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New test to check if Voyager has reached interstellar space

Jenny Winder, News Writer
Jul 24, 2014, 16:04 UTC

Sen—Two Voyager team scientists have developed a test that they say could prove once and for all whether Voyager 1 has crossed the boundary into interstellar space.

The Voyager 1 and 2 spacecraft were launched in 1977 to study Jupiter and Saturn. The mission has since been extended to explore the outermost limits of the Sun’s influence and beyond.

In 2012, the mission team announced that Voyager 1 had effectively left the Solar System and passed into interstellar space. But, despite subsequent observations backing it up, some scientists say that the spacecraft is still within the heliosphere and has not yet reached the space between the stars.

The new study predicts that, in the next two years, Voyager 1 will cross the current sheet—the sprawling surface within the heliosphere where the polarity of the Sun’s magnetic field changes from plus to minus. The spacecraft will detect a reversal in the magnetic field, proving that it is still within the heliosphere. But, if the magnetic field reversal does not happen in the next year or two as expected, that will be confirmation that Voyager 1 has already passed into interstellar space.


The heliosphere is a large bubble inflated by the solar wind from the Sun. The supersonic flow of solar wind abruptly slows at the termination shock. The edge of the Solar System is the heliopause. The bow shock pushes through the interstellar medium as the heliosphere plows through the galaxy. Image credit: Southwest Research Institute

George Gloeckler, a professor in atmospheric, oceanic and space sciences at the University of Michigan in Ann Arbor and lead author of the new study, said that, although the spacecraft has observed many of the signs indicating it may have reached interstellar space, such as cosmic rays, Voyager 1 did not see a change in magnetic field that many were expecting.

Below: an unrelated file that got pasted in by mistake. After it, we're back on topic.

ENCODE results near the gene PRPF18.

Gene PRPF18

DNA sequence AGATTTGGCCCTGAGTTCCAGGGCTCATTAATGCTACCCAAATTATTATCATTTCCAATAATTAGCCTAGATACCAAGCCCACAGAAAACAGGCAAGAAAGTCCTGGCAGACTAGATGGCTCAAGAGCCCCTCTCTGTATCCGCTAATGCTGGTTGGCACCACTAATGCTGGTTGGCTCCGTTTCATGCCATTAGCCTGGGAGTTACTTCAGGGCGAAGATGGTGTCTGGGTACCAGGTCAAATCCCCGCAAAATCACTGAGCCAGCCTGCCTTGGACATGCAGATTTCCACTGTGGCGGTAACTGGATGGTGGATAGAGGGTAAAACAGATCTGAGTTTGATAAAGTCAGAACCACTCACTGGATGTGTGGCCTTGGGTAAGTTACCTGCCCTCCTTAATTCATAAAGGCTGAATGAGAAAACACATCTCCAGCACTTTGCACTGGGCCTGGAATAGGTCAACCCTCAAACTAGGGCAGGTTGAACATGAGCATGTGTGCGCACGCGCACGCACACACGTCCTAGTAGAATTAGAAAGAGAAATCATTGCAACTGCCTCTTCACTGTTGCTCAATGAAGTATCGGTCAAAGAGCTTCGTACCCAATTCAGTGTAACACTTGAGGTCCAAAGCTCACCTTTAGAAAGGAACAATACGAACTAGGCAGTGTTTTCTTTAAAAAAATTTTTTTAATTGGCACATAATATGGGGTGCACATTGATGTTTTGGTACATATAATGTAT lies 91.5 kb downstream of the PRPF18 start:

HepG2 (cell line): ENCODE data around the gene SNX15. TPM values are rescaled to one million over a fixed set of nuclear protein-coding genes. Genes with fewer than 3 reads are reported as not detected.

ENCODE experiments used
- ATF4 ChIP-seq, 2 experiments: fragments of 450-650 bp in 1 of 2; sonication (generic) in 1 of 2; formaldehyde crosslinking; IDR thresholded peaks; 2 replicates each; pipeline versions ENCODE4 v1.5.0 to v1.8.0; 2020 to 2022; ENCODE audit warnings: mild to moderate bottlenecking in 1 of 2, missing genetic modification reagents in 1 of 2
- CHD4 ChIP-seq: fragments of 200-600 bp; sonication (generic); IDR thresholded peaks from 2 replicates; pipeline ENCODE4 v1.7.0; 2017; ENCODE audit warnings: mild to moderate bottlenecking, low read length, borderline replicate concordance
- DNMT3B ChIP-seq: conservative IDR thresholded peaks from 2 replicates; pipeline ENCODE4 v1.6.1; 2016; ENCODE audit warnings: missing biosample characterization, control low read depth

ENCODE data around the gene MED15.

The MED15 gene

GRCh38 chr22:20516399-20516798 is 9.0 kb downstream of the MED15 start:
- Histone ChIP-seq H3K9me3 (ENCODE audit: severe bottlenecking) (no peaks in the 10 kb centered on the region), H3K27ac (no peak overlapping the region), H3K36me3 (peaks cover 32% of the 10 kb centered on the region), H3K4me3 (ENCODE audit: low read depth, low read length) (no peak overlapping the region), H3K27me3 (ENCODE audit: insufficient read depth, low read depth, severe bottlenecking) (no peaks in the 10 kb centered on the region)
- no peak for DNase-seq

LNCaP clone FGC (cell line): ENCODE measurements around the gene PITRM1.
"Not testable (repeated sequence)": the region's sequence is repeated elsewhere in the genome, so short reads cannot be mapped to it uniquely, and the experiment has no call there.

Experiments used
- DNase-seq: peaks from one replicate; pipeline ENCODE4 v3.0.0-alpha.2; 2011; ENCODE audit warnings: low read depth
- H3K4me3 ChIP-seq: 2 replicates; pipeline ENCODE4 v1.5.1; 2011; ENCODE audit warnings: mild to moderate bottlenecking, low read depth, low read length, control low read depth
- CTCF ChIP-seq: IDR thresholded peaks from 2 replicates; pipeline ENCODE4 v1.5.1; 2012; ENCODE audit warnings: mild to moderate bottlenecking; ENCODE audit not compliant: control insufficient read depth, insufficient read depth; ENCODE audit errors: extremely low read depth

The new model assumes that the solar wind is slowing down and, as a result, that the solar wind can be compressed. Based on this assumption, the study says Voyager 1 is moving faster than the outward flow of the solar wind and will encounter current sheets where the polarity of the magnetic field will reverse, proving that the spacecraft has not yet left the heliosphere. The scientists predict this reversal will most likely happen during 2015, based on observations made by Voyager 1.

“If that happens, I think if anyone still believes Voyager 1 is in the interstellar medium, they will really have something to explain,” Gloeckler said. “It is a signature that can’t be missed.”

Alan Cummings, a senior research scientist at California Institute of Technology and a co-investigator on the Voyager mission, believes Voyager 1 has most likely crossed into interstellar space. He said that if Voyager 1 experiences a current sheet crossing like the one being proposed in the new study, it could also mean that the heliosphere is expanding and crossed the spacecraft again.

Cummings said. “This is a puzzle. It is very reasonable to explore alternate explanations. We don’t understand everything that happened out there.”

Stephen Fuselier, director of the space science department at the Southwest Research Institute in Texas, said there is a sizeable fraction of the space community that is skeptical that Voyager 1 has entered interstellar space, but the new proposed test could help end that debate. Another good test will come when Voyager 2 crosses into interstellar space in the coming years, Fuselier and Cummings said.